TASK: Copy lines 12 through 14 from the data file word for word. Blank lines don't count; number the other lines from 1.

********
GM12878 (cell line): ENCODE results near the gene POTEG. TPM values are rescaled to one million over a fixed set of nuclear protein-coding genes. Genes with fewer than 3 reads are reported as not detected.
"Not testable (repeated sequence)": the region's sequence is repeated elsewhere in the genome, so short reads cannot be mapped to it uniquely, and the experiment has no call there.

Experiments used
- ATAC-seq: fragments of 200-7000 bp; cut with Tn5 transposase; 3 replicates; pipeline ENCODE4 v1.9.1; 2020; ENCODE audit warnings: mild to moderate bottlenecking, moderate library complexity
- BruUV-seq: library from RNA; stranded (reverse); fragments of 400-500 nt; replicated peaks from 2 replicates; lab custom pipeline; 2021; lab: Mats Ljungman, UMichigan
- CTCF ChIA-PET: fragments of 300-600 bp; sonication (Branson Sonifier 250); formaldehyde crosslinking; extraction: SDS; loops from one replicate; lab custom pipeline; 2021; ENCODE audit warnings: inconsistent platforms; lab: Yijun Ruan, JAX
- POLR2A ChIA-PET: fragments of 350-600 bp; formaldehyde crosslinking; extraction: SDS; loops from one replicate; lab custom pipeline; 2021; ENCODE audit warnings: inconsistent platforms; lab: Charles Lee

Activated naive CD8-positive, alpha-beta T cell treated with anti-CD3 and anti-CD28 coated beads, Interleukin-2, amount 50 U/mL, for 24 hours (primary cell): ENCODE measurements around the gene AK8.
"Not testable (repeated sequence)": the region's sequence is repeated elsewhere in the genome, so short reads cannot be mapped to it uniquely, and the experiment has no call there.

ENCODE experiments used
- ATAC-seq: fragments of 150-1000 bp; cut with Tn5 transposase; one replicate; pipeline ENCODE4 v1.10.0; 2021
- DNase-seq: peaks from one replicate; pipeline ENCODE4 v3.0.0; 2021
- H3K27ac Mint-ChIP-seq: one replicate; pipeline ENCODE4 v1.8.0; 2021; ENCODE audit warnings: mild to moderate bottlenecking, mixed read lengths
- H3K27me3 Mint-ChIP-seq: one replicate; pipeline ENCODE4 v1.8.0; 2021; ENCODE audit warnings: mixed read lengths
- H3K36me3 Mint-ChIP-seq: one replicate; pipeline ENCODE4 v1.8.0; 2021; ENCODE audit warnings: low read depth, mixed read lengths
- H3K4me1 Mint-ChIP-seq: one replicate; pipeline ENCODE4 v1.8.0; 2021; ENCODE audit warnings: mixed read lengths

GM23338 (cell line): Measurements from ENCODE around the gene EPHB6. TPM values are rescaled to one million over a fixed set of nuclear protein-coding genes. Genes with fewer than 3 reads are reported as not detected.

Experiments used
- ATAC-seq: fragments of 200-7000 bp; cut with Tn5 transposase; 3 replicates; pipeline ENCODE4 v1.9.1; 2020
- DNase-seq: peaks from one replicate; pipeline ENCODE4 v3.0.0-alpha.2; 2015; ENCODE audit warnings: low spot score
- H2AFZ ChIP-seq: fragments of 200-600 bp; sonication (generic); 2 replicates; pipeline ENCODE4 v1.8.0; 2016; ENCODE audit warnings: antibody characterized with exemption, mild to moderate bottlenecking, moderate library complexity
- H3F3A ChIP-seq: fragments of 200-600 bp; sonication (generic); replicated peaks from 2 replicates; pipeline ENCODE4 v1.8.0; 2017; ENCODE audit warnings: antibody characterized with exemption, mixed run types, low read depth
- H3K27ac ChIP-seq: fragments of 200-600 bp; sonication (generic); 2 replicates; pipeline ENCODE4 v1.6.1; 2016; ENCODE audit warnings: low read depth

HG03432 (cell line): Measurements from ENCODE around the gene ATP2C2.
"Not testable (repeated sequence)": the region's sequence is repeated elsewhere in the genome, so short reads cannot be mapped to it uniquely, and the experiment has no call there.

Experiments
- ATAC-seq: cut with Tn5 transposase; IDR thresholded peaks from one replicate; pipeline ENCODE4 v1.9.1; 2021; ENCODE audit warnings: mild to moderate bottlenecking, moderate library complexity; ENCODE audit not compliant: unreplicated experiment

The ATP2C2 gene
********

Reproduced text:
- DNase-seq: peaks from one replicate; pipeline ENCODE4 v3.0.0; 2021
- H3K27ac Mint-ChIP-seq: one replicate; pipeline ENCODE4 v1.8.0; 2021; ENCODE audit warnings: mild to moderate bottlenecking, mixed read lengths
- H3K27me3 Mint-ChIP-seq: one replicate; pipeline ENCODE4 v1.8.0; 2021; ENCODE audit warnings: mixed read lengths